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As children we were taught to share with others. Though sharing may have gone out of vogue for a while, the collaborative nature of web 2.0 brought it back. However, some people never learned to share and when push came to shove, embracing emerging technologies didn’t go as smoothly as they hoped.

Sharing Code and Best Practices

If you haven’t guessed, we’re talking about the government. It’s never a surprise to learn that government agencies don’t like to share and don’t do it regularly.

But wouldn’t it be nice if instead of having to build or buy technology solutions independently, cities, states, offices and agencies could work together? If it is sounds too good be to be true, meet Civic Commons.

In a nutshell, Civic Commons works to help institutions share code and best practices. But it’s so much more than that. Sponsored by two nonprofits, Code for America and OpenPlans, the independent non-profit organization helps the government identify, document and relicense technology they currently use so it can be shared with other government agencies.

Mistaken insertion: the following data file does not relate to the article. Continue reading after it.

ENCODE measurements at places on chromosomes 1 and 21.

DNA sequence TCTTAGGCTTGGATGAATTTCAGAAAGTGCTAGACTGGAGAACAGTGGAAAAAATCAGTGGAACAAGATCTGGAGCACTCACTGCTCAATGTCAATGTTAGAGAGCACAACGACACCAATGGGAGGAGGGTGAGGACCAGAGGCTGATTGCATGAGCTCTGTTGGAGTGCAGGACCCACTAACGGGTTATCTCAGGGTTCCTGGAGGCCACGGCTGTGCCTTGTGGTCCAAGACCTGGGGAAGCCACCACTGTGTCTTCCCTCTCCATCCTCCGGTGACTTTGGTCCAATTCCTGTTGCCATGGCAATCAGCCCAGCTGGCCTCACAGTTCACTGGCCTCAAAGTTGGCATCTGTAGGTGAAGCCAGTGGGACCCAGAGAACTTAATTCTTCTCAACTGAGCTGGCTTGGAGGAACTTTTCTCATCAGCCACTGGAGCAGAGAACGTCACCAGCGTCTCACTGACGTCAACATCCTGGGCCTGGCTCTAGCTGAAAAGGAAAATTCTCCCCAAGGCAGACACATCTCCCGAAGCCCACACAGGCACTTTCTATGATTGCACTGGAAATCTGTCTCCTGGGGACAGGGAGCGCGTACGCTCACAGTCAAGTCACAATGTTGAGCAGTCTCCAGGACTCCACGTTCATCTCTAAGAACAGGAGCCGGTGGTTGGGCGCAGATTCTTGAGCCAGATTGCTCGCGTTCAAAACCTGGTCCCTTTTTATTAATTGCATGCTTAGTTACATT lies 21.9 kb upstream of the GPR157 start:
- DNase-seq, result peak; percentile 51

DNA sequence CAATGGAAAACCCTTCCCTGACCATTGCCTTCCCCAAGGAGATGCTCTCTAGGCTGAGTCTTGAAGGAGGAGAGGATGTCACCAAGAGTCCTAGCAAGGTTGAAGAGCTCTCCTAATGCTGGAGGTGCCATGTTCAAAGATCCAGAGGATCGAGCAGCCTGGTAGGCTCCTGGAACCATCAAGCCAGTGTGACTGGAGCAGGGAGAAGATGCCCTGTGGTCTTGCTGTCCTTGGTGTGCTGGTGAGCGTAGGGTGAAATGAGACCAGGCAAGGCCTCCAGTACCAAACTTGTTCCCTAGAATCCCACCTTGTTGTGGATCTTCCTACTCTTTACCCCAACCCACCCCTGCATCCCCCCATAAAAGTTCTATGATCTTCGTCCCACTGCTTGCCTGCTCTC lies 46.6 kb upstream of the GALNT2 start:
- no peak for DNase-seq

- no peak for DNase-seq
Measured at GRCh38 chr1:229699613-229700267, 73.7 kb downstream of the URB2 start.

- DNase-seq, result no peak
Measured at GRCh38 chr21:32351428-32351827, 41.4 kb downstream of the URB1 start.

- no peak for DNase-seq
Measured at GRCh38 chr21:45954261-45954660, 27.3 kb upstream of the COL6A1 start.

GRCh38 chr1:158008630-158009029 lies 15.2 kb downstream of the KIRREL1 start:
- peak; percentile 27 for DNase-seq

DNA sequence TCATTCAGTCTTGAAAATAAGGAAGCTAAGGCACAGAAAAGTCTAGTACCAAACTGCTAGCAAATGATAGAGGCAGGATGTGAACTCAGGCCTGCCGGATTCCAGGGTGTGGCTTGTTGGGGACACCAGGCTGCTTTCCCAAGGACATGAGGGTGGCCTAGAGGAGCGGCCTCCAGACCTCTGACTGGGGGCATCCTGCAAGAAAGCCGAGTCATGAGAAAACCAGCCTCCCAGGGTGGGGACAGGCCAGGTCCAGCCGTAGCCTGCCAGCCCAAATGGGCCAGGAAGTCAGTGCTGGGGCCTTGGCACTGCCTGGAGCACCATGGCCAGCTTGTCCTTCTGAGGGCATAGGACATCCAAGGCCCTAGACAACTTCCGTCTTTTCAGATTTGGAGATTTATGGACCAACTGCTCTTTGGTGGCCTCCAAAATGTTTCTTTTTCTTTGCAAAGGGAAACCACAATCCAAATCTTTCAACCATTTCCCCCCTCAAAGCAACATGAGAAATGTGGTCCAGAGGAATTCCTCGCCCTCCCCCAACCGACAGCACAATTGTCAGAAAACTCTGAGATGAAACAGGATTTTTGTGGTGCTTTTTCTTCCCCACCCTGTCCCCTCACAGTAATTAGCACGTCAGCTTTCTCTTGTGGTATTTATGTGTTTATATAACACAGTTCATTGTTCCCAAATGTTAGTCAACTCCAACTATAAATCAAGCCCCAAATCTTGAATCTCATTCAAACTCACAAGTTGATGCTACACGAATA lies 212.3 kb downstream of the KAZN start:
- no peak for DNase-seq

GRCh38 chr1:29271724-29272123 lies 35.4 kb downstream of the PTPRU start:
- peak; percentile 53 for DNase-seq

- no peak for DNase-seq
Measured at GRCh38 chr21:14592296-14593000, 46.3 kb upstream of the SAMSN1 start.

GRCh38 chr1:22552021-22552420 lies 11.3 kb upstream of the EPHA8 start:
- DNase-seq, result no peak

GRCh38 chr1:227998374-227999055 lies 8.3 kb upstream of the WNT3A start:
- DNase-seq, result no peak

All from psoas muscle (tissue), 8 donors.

With enough shared licenses, Civic Commons aims to build a repository of applications and list them in a directory that other governments can find and use as needed.

Federal Support & Innovation

The District’s Chief Technology Officer Bryan Siva introduced the project this week at Gov 2.0 in Washington, D.C. But lest you think that this is just another failed attempt to unite government officials, Civic Commons has the support of several big names, U.S. CIO Vivek Kundra and the Obama Administration for starters. Kundra has even agreed to donate the Federal IT Dashboard to the project.

Even with a large repository of applications, agencies won’t get far without some well-trained developers to implement it all. Civic Commons thought of that, too. They are also helping to build a network of developers and code contributors, so as to facilitate and foster innovation as new applications are created for the project.

Civic Commons also has the good fortune of having a board of advisors made up of government CTOs, CIOs and Tim O’Reilly, founder and CEO, O’Reilly Media. But like any technology start-up, the next six months will be the true test. According to their website’s roadmap, Civic Commons will spend the next year securing funding, hiring staff and selling their mission to government agencies around the country.

We'll be watching.